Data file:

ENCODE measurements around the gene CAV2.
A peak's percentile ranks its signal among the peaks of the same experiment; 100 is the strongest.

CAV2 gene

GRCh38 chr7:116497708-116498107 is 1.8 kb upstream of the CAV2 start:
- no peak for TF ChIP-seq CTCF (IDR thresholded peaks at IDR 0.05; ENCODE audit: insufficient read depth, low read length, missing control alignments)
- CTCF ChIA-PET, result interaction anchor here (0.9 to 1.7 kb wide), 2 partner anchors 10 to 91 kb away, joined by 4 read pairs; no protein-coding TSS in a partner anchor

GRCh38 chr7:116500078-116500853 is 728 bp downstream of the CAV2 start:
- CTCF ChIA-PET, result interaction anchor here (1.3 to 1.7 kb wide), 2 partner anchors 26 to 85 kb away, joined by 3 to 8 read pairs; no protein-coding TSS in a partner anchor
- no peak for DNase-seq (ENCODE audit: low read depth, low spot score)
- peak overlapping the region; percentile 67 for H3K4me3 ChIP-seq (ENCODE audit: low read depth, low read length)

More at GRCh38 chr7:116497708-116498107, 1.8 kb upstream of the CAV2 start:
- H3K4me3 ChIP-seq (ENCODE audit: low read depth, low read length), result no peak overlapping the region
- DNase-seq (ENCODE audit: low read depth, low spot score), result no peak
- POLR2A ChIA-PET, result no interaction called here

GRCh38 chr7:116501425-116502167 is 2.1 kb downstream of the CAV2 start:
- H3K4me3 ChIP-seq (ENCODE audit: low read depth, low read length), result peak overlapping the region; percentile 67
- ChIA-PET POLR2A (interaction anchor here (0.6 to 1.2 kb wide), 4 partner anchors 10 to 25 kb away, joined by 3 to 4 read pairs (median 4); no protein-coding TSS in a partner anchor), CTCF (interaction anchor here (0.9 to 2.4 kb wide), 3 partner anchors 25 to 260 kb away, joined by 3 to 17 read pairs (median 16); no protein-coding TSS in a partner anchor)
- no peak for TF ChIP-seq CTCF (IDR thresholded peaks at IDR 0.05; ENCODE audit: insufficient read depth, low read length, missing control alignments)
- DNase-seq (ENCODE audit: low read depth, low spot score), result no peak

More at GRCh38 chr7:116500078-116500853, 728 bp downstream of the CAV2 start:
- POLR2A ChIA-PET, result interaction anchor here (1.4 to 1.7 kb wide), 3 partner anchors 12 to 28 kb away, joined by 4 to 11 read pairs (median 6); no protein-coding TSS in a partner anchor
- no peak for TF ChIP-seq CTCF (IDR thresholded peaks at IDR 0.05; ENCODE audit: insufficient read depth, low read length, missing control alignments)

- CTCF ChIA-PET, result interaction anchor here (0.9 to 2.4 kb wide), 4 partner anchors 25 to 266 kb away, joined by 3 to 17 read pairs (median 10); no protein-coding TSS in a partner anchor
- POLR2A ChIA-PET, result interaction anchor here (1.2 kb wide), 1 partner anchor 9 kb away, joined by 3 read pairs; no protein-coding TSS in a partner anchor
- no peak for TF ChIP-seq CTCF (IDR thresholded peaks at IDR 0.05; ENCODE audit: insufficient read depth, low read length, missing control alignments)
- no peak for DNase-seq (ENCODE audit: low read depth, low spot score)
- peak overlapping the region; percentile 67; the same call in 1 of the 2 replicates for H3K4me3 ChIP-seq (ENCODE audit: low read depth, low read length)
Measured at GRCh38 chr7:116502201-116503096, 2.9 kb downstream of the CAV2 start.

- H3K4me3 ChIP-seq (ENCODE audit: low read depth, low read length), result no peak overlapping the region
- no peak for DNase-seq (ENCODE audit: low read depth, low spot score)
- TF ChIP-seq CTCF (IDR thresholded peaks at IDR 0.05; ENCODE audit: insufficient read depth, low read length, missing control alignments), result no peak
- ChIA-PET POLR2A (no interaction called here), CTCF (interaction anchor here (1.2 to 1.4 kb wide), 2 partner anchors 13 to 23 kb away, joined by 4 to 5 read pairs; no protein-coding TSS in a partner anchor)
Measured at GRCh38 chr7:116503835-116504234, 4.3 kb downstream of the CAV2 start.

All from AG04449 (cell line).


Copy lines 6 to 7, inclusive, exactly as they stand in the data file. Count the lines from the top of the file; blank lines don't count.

- CTCF ChIA-PET, result interaction anchor here (0.9 to 1.7 kb wide), 2 partner anchors 10 to 91 kb away, joined by 4 read pairs; no protein-coding TSS in a partner anchor

GRCh38 chr7:116500078-116500853 is 728 bp downstream of the CAV2 start: